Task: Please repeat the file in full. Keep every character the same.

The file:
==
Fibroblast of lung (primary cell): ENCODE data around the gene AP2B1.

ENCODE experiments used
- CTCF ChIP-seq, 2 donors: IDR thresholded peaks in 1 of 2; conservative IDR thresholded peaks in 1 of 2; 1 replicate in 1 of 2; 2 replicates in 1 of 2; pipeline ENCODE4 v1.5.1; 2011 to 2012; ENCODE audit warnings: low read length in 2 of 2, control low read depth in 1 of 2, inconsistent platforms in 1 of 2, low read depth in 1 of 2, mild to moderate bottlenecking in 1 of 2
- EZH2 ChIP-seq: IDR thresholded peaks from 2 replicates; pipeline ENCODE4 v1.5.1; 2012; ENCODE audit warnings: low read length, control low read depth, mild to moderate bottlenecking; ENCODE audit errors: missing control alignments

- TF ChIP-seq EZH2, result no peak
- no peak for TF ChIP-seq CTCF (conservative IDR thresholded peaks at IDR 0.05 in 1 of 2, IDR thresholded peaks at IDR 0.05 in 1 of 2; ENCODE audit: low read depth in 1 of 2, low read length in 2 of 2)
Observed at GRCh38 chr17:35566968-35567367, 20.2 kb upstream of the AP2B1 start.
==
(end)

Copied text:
Fibroblast of lung (primary cell): ENCODE data around the gene AP2B1.

ENCODE experiments used
- CTCF ChIP-seq, 2 donors: IDR thresholded peaks in 1 of 2; conservative IDR thresholded peaks in 1 of 2; 1 replicate in 1 of 2; 2 replicates in 1 of 2; pipeline ENCODE4 v1.5.1; 2011 to 2012; ENCODE audit warnings: low read length in 2 of 2, control low read depth in 1 of 2, inconsistent platforms in 1 of 2, low read depth in 1 of 2, mild to moderate bottlenecking in 1 of 2
- EZH2 ChIP-seq: IDR thresholded peaks from 2 replicates; pipeline ENCODE4 v1.5.1; 2012; ENCODE audit warnings: low read length, control low read depth, mild to moderate bottlenecking; ENCODE audit errors: missing control alignments

- TF ChIP-seq EZH2, result no peak
- no peak for TF ChIP-seq CTCF (conservative IDR thresholded peaks at IDR 0.05 in 1 of 2, IDR thresholded peaks at IDR 0.05 in 1 of 2; ENCODE audit: low read depth in 1 of 2, low read length in 2 of 2)
Observed at GRCh38 chr17:35566968-35567367, 20.2 kb upstream of the AP2B1 start.